There have been various responses on the impact of colonialim. Four samples:
Comment No. 1 by Sisay Asefa
Why is an African country like Ethiopia, who has never been colonized
( with the exception of a brief war with Italy 1935-40, and which by the way defeated Italy in the Battle of Adowa in 1896,) is sruck in a poverty trap similar to other African states.
Please do not respond to this question with a long garbage as an anwer, I want a short and concise answer if you have one.
Sisay Asefa, Professor
Department of Economics
Western Michigan University
1903 Oliver Street
Kalamazoo, Michigan, USA, 49008
COMMENT NO. 2 by Ayittey
Don't give up yet :) I call myself Musugu Babazonga, President-for-Life
of the coconut republic of Tonga in the Gulf of Guinea but I like Baba
Mzuri. What does that mean?
I downplay "slavery, colonialism, artificial borders, and Western
imperialism," NOT because they did not or don't happen to us but because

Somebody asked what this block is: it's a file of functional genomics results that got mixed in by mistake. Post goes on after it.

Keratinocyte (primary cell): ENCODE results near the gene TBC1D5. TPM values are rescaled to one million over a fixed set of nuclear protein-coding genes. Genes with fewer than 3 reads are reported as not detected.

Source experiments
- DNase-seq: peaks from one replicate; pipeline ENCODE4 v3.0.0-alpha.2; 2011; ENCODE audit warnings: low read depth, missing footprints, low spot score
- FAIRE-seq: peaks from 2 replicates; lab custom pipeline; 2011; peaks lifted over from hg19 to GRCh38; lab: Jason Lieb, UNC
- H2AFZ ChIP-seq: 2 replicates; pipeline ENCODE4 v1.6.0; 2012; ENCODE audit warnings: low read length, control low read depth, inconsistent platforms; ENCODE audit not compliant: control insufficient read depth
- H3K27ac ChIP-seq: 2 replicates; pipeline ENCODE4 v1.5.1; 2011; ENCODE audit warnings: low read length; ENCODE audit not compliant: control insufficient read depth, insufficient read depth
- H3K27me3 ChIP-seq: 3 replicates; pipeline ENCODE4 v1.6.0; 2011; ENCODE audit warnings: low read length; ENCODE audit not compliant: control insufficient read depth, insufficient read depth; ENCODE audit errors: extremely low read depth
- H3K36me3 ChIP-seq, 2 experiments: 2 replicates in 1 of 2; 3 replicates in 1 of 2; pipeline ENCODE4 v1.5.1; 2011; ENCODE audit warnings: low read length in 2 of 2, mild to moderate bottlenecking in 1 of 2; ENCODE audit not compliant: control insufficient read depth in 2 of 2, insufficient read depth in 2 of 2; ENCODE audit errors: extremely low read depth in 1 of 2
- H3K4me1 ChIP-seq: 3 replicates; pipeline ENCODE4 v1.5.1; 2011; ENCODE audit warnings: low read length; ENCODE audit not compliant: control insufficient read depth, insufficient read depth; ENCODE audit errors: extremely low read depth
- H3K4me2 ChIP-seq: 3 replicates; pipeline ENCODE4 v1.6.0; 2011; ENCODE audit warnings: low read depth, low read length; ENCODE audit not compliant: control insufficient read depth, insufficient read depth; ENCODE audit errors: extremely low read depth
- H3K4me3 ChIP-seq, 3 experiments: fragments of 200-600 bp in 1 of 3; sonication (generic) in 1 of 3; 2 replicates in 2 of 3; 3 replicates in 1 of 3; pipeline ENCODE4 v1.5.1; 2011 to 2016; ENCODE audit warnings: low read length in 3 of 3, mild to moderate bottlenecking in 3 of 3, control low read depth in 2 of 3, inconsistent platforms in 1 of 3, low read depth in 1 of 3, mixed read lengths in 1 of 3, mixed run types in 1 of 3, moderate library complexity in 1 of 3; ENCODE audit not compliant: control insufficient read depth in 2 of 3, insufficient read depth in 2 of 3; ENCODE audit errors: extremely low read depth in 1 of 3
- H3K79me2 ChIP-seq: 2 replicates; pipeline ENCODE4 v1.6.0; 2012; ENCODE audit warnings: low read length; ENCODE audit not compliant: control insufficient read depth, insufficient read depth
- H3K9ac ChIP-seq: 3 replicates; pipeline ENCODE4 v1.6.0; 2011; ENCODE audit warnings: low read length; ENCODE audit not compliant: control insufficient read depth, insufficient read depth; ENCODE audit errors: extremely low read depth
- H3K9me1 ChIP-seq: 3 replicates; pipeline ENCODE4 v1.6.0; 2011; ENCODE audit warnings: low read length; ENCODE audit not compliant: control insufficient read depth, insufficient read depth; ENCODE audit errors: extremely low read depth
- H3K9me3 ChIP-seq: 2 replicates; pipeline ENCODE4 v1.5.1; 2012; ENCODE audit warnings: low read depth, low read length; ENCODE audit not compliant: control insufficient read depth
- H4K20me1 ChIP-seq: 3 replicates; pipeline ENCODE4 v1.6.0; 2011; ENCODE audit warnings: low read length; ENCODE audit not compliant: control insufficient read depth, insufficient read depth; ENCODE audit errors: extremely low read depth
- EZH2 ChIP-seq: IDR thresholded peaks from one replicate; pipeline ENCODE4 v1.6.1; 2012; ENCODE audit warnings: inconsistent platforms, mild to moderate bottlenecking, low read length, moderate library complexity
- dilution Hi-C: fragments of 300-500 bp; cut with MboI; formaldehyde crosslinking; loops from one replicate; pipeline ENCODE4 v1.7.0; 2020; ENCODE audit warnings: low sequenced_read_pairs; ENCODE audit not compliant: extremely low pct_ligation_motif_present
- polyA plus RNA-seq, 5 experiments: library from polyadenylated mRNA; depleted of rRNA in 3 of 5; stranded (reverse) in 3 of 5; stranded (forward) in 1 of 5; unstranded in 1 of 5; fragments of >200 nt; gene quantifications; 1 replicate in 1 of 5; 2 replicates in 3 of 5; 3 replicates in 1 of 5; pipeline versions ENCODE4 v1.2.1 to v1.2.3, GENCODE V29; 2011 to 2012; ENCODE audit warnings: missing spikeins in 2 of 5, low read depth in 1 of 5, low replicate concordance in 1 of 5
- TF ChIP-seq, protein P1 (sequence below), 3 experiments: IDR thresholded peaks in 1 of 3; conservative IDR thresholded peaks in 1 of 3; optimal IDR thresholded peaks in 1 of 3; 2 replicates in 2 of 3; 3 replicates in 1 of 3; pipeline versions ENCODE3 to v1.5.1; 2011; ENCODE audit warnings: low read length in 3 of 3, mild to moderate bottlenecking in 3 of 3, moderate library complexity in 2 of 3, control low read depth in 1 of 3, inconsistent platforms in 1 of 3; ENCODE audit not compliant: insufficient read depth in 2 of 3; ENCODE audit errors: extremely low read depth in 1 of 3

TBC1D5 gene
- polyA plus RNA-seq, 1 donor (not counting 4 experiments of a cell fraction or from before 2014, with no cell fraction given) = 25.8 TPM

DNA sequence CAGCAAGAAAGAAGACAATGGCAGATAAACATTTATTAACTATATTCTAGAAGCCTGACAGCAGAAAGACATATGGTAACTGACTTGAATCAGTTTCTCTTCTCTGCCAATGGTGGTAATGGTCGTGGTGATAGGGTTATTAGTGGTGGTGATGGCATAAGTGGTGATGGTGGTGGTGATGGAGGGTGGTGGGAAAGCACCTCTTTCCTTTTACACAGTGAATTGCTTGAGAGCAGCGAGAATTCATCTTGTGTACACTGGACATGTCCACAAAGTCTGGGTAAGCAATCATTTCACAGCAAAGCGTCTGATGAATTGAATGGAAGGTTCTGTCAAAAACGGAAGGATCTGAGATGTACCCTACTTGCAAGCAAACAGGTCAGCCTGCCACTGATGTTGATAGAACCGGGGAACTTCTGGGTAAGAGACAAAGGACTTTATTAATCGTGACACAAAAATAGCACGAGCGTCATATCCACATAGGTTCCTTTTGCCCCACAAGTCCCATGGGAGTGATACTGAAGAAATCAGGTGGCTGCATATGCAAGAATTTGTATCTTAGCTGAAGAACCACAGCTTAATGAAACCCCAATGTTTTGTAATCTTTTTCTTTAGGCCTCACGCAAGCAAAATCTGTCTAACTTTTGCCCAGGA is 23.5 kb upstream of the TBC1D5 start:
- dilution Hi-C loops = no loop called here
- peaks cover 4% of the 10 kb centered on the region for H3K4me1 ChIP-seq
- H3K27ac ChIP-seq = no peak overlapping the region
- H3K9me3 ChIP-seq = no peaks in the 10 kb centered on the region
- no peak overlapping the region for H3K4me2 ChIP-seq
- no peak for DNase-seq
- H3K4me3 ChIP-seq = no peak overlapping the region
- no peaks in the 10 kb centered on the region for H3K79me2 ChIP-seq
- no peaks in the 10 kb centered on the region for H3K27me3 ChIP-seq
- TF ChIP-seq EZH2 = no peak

of the following reasons:
1. As I explained in a general post of gratitude, we have OVERPLAYED
2. Corrupt African despots have for years used these same factors to
conceal their own incompetence and failures. Instead of taking
responsibility for their failures, they always blamed colonialism,
slavery and Western imperialism.
3. These "external" factors are beyond our control. If you insert them
into every African problem, however ill-conceived that might be, you
render the problem INSOLUBLE. Because you have made the solution
dependent upon SOMEBODY ELSE changing their behavior, which you do not
have control over.
4. We may rail all we want about colonialists and imperialists but they
ain't gonna come and solve our problems for us in Africa. When have they